In assessing how off-farm employment for women affects fertility in China, a central challenge is that employment is likely to be endogenous for two reasons: unobservable factors and simultaneity (reverse causality) (Wooldridge 2002, pp. 50-51). Factors not observable to researchers or omitted in the estimation, such as employment opportunities, the cost of raising a child, and the income effects of employment, are correlated with female employment status and may also affect fertility. The number of children a woman has, and intends to have, also affects her ability and desire to work, as our conceptual framework shows. Such reverse causality produces a simultaneity problem. Indeed, the number of children has long been recognized in the labor economics literature as an important factor affecting female labor supply (Killingworth and Heckman 1986; Angrist and Evans 1998).
We apply an instrumental variable (IV) approach to help control for these endogeneity concerns. To be effective, our IV must be correlated with the endogenous variable – off-farm employment – but should not directly affect fertility after controlling for a woman’s employment status. Our instrumental variable is whether there is a bus stop in the village or urban neighborhood where the woman resides. A bus stop will enable women to work in other villages or towns, thereby boosting their job opportunities. Bus stops are particularly important in China, since transportation options are limited and poor people must rely upon public transportation. Data for this instrumental variable are taken from the CHNS 2006 Community Survey (supplement to the CHNS 2006), and are reported by the community (village/neighborhood) heads or cadres instead of the household survey respondents.
Our conceptual model shows one way in which access to a bus stop could potentially affect fertility directly, by saving time in commuting to work for women who would prefer to have more children. We believe that bus stops may potentially affect fertility choices even if we control for employment, but the effect should be small. In our sample, preferred fertility is very close for employed women with and without bus stops. Empirically, when we run the two stage least squares estimation (reported below), the first stage results show that bus stops can be excluded (by the exclusion test) once we control for employment status.
A review of policy documents suggests that the set-up of bus stops is largely determined by government administrative needs, population size, and road infrastructure. Bus stops have proliferated more quickly in urban areas, but by 2006 they had also developed extensively in rural areas. Because good transportation can enhance economic development, China has been investing substantial amounts in improving transportation infrastructure down to the village and neighborhood levels.
The administration system in rural China includes county, township, and administrative villages. One county (xian) includes several townships (xiang), and one township includes several administrative villages (xingzheng cun). The administrative village is the lowest administration or government level in China, and may cover several natural villages (ziran cun). An administration village is often the largest natural village among several neighboring natural villages. Policies have subsidized standard roads (gong lu) to various villages and neighborhoods. Bus stops are usually set up first in counties and townships, and later are extended to each administrative village and large natural villages. Although we cannot completely rule out the possibility that bus stops are set up partly in response to demand for female employment, we think that this is highly unlikely, and we show that in our data bus stops do not affect fertility directly after controlling for female employment status.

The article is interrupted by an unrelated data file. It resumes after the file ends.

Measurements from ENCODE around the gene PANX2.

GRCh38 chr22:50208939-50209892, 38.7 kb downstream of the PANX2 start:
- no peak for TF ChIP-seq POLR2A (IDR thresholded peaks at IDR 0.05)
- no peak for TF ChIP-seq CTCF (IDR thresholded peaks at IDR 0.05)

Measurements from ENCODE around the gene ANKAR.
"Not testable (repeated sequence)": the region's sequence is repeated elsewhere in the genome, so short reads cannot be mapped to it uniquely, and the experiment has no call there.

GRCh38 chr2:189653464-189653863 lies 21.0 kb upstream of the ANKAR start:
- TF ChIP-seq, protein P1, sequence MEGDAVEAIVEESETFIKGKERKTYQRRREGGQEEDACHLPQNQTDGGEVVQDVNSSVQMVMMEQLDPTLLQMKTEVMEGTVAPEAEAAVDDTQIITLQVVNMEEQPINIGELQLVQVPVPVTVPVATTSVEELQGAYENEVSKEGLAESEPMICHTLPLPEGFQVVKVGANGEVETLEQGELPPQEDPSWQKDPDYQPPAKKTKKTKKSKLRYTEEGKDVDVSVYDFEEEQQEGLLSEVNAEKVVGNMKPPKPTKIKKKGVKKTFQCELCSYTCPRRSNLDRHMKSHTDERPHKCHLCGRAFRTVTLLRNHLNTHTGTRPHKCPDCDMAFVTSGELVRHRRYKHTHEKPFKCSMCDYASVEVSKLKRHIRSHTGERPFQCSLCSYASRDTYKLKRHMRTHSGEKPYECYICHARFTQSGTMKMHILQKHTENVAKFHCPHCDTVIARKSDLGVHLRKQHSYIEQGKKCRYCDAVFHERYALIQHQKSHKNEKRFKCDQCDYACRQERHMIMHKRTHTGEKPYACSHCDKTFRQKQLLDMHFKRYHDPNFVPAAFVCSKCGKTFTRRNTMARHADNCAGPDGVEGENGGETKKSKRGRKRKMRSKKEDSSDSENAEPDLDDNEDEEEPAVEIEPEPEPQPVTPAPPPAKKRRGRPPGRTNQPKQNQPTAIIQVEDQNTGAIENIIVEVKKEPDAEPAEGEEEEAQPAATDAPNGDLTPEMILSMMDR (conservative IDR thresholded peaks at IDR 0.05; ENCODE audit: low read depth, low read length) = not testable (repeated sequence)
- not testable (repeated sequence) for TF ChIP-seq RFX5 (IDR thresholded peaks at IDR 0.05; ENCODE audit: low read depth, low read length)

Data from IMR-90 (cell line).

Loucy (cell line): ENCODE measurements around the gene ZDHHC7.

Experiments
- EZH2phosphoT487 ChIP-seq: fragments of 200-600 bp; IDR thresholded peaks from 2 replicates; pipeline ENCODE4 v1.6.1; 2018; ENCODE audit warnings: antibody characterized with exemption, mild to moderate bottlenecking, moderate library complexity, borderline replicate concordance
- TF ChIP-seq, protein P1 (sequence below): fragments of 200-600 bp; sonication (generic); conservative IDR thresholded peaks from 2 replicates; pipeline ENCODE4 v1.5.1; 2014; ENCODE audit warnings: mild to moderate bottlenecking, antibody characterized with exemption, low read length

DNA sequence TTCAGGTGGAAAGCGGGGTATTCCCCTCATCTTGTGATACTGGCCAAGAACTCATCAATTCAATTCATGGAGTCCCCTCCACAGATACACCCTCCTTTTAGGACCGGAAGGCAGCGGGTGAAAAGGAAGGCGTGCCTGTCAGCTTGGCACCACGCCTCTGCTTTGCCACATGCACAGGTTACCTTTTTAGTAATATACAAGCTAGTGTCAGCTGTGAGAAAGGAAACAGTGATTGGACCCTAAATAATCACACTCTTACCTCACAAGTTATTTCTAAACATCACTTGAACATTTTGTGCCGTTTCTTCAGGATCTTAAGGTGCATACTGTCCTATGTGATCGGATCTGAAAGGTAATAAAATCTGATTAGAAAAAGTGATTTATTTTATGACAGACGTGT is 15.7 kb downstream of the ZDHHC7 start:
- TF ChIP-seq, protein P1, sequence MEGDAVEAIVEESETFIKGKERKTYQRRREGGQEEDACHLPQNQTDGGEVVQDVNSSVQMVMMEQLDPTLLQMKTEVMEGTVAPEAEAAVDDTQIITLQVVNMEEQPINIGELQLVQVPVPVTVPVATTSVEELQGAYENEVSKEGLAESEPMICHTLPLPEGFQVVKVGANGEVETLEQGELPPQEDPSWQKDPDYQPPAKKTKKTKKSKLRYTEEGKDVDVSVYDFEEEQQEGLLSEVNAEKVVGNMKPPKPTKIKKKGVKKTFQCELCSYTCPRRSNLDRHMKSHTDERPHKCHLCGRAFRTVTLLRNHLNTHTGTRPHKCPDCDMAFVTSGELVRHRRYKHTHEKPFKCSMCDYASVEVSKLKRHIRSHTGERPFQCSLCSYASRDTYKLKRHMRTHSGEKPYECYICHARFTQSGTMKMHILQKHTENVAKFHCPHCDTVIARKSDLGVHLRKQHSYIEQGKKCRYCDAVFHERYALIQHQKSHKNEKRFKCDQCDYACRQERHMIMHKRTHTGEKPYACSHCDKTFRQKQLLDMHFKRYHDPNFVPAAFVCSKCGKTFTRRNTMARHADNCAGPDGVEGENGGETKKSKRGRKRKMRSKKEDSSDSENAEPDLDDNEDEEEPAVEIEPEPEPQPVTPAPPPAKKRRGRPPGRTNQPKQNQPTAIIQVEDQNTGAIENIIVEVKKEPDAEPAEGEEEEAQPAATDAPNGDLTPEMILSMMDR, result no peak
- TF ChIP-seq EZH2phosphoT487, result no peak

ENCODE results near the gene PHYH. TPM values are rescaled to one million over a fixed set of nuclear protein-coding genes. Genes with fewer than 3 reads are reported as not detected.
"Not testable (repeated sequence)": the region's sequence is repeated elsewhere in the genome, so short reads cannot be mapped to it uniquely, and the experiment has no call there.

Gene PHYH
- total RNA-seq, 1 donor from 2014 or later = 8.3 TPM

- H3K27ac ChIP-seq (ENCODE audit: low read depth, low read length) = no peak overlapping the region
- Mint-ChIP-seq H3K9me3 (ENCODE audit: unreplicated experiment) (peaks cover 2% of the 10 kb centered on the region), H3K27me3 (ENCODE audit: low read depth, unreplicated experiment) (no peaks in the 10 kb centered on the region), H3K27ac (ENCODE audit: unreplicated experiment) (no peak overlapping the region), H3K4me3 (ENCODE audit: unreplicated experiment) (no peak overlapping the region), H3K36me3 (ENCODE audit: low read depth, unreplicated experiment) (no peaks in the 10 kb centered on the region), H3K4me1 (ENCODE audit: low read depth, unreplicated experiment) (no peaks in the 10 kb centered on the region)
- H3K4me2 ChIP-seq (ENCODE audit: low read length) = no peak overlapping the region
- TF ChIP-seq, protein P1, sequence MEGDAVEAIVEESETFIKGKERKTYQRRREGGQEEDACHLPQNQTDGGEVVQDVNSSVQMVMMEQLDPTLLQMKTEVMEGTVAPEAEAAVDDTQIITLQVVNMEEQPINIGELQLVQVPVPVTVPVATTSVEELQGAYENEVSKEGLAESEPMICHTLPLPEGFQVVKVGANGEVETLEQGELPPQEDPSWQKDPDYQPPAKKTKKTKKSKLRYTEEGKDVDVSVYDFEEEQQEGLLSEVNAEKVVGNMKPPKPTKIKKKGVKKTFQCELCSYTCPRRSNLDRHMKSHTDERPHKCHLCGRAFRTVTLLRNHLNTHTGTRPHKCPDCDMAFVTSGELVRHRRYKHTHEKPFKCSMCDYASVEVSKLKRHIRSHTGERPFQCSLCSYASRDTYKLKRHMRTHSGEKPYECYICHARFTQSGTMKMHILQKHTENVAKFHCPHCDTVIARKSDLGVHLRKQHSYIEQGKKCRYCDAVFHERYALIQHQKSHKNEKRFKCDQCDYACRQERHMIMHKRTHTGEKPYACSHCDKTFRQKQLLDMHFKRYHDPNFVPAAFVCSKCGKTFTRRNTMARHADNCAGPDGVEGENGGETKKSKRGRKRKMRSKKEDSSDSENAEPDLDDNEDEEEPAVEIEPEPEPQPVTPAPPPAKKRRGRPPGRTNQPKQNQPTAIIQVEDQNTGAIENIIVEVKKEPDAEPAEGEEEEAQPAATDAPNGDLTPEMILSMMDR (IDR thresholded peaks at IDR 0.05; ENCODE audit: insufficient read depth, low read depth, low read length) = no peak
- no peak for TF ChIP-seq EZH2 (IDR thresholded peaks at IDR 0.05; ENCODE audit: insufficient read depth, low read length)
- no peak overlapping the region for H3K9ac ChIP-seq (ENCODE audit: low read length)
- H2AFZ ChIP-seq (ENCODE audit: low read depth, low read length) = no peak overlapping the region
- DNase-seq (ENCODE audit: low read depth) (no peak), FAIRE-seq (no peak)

The estimated average treatment effect will be biased if the subjects who are influenced by the instruments do not represent the overall population (Imbens and Angrist 1994). This would occur, for example, if the instruments applied to only a small subset of the sample, e.g., a very small percentage of households own a private car. But the IV used in this study affects a wide range of the observations in our study sample, not simply a small subset: 60 percent of unemployed women and 75 percent of employed women in our sample have access to a bus stop in their villages/neighborhoods12. This sizable prevalence will ensure that our estimates are close to the true average treatment effect13.
Our IV is constructed from data in the 2006 CHNS community survey, the same year as the CHNS survey data for female employment and fertility. Results are very similar when we use bus stop information from the 2000 or 2004 CHNS community survey data14.
4.2.2 Other explanatory variables
Our multivariate estimates control for other explanatory variables that may affect fertility. Household income has been found to positively affect fertility in China, so we include a measure of total household income15. Ethnic minorities in China are often allowed to have more than one child, so we include a binary variable indicating minority status (of the wife and/or husband). Because a strong preference for sons is still apparent in China (e.g., Coale and Banister 1996; Li et al. 2010), we also include a binary variable indicating whether the first child is a son. We expect that women who already have a son as the first child will have or prefer to have fewer children than those who do not.
The socio-demographic factors we adjust for include: age, educational attainment (less than primary school, primary school, lower middle school, upper middle school, technical school, and college), current marital status (married and widowed/divorced), and province of residence. (Heilongjiang serves as the reference province). Including the province where the respondent resides further controls for unobserved environmental or cultural characteristics that may be correlated with female employment and fertility. We also control for smoking and alcohol consumption status. Smoking may lead to infertility (Howe et al. 1985; and Bolumar et al. 1996). Alcohol consumption may indicate an individual’s addictive traits and responsibility level, which may influence fertility. Alcohol consumption also often complements smoking.
Finally, the multivariate estimation also controls for village or neighborhood population density, population control policies implemented in the communities (i.e., whether a couple of Han ethnicity is allowed to have two children if the first child is a girl, and whether a couple receives a subsidy if having only one child), and urban or rural location.